Taichi made up an excuse of having to use the restroom (which wasn't actually a lie) and hurriedly left the couch, cheeks pink. When he returned, people were beginning to leave. He was getting tired but Koushiro persuaded him into playing another round of a card game, during which the resumed conversation about high school and their lives since then. Taichi was in the middle of talking about his recent job promotion when Mimi stumbled off the platform after her third turn at karaoke, wrapped her arms around Koushiro's neck, and planted a wet kiss on his throat.

It took several minutes for Taichi to remember where he'd left off, and several more to resume normal speech after lots of stumbling over words and faltering.

"What are you playing?" Mimi asked, leaning over the table.

Koushiro tried to pull her out of the way. "Gin rummy."

"I can help! I love this game!"

But Koushiro just laughed, hiding his cards. "Go help Taichi, he needs it."

"No, I'm fine," Taichi started to protest, but then Mimi appeared beside him, perched on the nearby chair she'd dragged over. She leaned in to peer at his cards. "Yeah, you need help." Mimi laughed, tipsy, and then smiled at him with wide honey eyes that made his whole body go suddenly warm. "You need a lot of help."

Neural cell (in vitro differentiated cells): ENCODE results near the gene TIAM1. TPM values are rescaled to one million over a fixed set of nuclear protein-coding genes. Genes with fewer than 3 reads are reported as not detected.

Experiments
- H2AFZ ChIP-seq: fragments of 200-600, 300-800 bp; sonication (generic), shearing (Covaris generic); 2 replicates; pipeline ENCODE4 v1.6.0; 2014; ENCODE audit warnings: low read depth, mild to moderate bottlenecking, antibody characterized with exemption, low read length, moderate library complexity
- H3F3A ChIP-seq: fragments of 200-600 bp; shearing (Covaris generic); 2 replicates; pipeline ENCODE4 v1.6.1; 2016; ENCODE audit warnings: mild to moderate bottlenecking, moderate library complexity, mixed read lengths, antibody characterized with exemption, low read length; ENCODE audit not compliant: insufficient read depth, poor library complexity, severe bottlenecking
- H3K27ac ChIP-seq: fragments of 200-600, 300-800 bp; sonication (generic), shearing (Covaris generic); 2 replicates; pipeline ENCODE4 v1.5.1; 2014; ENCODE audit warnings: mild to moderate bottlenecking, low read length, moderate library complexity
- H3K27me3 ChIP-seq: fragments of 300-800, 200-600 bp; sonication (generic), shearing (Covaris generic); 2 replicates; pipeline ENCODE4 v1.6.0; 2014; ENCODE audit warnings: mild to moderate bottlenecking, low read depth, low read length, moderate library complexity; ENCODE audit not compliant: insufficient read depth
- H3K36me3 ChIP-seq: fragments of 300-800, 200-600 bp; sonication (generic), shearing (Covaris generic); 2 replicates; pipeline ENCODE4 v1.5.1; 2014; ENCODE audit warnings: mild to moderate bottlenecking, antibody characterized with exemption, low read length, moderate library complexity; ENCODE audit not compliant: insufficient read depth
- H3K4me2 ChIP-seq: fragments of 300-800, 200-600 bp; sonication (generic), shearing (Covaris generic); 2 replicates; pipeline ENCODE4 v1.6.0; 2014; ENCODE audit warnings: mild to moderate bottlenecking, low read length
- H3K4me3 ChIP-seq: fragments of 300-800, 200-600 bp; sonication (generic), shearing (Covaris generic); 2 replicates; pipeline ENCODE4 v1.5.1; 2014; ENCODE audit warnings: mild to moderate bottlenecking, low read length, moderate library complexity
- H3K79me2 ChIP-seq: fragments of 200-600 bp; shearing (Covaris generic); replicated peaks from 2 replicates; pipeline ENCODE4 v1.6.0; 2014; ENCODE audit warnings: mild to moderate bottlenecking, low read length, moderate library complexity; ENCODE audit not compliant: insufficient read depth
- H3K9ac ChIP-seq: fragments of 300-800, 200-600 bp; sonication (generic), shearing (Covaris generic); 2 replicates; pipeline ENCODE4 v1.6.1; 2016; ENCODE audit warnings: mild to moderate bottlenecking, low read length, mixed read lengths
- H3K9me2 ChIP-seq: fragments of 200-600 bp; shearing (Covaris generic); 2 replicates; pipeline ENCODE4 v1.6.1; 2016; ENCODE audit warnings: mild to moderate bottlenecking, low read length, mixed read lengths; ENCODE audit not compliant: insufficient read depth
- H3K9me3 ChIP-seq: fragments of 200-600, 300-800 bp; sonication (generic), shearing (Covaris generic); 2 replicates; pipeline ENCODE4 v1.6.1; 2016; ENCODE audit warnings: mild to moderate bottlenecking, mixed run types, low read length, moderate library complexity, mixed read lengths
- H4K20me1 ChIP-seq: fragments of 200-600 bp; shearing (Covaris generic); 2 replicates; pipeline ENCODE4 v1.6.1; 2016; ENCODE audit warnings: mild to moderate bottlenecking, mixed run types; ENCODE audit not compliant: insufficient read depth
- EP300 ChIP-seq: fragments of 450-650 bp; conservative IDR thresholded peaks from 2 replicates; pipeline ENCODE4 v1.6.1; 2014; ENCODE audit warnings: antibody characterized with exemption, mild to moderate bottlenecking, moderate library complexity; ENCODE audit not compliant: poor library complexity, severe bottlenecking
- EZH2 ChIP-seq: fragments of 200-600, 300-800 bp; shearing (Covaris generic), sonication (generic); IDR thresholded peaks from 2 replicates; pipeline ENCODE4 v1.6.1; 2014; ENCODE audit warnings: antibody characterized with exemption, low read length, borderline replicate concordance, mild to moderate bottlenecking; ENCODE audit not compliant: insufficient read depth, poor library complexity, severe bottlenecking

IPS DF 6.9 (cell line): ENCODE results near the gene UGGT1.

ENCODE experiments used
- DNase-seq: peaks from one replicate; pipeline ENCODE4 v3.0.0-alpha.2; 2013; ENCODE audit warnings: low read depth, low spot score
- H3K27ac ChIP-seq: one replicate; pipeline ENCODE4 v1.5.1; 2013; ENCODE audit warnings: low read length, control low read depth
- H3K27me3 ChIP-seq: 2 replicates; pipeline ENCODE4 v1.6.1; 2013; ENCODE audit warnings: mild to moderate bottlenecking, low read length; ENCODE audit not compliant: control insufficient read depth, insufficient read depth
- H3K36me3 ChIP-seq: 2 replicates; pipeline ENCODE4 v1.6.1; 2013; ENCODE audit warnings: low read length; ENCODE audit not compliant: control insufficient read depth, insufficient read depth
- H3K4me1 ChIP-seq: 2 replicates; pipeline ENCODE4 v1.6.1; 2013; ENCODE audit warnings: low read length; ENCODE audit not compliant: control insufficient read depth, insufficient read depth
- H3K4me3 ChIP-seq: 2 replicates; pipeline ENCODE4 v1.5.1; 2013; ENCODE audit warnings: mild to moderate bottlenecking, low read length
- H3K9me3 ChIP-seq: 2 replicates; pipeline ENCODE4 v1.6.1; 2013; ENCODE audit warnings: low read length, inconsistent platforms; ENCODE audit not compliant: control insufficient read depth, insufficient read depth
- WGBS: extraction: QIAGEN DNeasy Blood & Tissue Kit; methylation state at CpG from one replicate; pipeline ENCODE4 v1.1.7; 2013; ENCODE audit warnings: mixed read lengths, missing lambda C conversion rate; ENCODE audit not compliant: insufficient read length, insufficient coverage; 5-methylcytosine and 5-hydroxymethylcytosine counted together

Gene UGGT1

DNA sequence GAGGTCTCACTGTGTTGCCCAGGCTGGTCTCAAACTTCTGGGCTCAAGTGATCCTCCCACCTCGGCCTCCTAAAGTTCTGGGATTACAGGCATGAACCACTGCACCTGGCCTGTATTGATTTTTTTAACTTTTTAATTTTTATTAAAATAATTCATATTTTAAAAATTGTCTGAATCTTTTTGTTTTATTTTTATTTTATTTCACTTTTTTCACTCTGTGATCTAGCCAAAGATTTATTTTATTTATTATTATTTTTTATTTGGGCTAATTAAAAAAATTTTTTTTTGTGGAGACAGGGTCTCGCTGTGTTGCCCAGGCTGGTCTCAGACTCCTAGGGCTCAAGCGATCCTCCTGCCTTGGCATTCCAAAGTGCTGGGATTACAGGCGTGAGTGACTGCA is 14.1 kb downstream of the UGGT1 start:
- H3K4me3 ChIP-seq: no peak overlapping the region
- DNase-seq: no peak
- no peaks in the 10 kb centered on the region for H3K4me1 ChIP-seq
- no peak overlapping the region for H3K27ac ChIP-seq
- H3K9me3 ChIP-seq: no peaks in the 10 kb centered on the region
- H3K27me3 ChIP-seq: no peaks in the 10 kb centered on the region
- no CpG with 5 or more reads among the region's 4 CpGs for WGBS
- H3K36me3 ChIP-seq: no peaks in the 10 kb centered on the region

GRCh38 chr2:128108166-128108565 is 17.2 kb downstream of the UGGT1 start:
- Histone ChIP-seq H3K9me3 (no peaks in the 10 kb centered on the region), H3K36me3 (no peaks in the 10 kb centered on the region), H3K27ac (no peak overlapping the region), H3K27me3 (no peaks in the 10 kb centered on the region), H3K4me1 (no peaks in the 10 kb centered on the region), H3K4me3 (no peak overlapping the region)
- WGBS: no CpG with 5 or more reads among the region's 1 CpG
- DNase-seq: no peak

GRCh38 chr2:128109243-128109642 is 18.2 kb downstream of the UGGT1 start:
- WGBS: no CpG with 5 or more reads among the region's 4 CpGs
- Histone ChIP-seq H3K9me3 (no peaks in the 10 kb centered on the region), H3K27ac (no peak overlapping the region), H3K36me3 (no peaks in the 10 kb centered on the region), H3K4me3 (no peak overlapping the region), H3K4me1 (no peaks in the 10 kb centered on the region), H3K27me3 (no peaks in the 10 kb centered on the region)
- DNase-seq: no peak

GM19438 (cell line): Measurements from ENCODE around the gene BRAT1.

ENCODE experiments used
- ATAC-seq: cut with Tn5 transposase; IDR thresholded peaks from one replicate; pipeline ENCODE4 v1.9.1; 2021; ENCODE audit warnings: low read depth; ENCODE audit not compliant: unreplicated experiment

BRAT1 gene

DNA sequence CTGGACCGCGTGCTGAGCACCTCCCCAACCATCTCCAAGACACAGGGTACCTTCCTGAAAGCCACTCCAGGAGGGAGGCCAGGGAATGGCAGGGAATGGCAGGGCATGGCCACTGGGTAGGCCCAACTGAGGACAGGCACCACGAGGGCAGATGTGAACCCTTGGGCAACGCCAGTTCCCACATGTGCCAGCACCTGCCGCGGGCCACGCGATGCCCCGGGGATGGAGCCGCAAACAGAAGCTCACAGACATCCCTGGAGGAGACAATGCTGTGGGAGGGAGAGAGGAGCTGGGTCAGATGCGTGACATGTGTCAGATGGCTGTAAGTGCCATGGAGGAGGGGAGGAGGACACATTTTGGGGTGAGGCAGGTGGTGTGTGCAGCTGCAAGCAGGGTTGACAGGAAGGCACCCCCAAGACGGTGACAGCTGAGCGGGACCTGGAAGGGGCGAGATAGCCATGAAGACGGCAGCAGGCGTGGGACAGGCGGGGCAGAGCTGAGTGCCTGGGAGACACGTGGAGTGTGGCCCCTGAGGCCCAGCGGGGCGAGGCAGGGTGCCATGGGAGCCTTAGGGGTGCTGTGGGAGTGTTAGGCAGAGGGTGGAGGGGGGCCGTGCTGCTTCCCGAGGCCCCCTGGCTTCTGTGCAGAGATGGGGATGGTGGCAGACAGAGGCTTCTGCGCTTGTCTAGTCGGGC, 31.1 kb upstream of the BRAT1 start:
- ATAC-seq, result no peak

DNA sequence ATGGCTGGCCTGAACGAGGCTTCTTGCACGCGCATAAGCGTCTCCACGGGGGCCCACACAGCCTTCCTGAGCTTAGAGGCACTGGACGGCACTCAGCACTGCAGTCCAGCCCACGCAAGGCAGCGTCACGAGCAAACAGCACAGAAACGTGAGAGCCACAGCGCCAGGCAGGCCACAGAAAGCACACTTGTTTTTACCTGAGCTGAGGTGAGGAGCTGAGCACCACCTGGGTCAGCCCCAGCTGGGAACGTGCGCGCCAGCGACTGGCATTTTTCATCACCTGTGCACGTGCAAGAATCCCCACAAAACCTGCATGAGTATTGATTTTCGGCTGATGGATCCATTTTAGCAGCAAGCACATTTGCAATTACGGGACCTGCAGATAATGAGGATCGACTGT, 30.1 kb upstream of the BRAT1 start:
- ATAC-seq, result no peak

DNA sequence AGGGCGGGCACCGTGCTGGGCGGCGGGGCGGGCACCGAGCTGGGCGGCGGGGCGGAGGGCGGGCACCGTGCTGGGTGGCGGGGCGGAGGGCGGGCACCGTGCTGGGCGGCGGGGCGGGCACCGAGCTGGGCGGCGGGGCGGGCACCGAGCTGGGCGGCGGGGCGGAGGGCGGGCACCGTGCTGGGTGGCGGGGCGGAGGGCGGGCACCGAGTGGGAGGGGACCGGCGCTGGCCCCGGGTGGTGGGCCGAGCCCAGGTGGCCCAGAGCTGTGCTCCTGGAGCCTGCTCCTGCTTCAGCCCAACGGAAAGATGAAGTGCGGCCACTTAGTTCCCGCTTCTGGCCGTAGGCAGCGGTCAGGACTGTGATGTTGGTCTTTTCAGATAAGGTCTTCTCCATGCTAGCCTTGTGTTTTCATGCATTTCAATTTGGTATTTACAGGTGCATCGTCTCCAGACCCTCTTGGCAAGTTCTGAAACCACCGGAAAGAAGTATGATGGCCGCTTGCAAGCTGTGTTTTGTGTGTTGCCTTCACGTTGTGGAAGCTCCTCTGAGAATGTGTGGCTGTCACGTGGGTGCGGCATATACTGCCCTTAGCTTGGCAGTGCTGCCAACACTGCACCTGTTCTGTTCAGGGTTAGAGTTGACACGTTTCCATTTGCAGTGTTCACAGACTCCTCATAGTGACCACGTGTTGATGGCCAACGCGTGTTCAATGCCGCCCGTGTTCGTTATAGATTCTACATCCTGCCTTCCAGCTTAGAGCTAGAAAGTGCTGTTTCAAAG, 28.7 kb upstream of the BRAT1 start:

It was the way she'd said it that got to him. For a split second he wondered if she knew all along, all these three years, he'd been watching her, trying to get that second cup of coffee just to smell her perfume as she poured it, gazing off through the window onto the street night after night, weekend after weekend when his daughter left with her new, better, perfect family that didn't include him.

He must have imagined it though.

How could she know? She was just a waitress, a terrible one at that, and Taichi always kept how much his heart broke every time he had to come to that diner to say goodbye to the last thing in his life that made him happy every other weekend. He wore his mask well, too well sometimes. That's what Sora had always accused him of, that's what kept him where he was today for so long, until right now.

But then there was the way she was looking at him, like she knew.

She touched his shoulder almost affectionately. She looked like she was about to say something, but then Koushiro yelled, "Gin!" and the game ended and so did her attention on him.

Taichi had liked it though.

He wondered if that was why he always lingered for that second cup. The attention, her attention, someone's attention.

Shaking himself out of this self-reflective mood, he stood and shook hands with Koushiro. "I think I'm going to head home."

"Already?" Koushiro asked, visibly disappointed. "Well, all right. But don't be a stranger anymore, okay? We've got years to catch up on."

Taichi returned his sincere smile and agreed to do so, exchanging business cards. He was pocketing his wallet when Daisuke spotted him heading towards the door.

"Yagami!" he yelled, leaping over the platform in a race to beat him to the door. "What, you're leaving already?"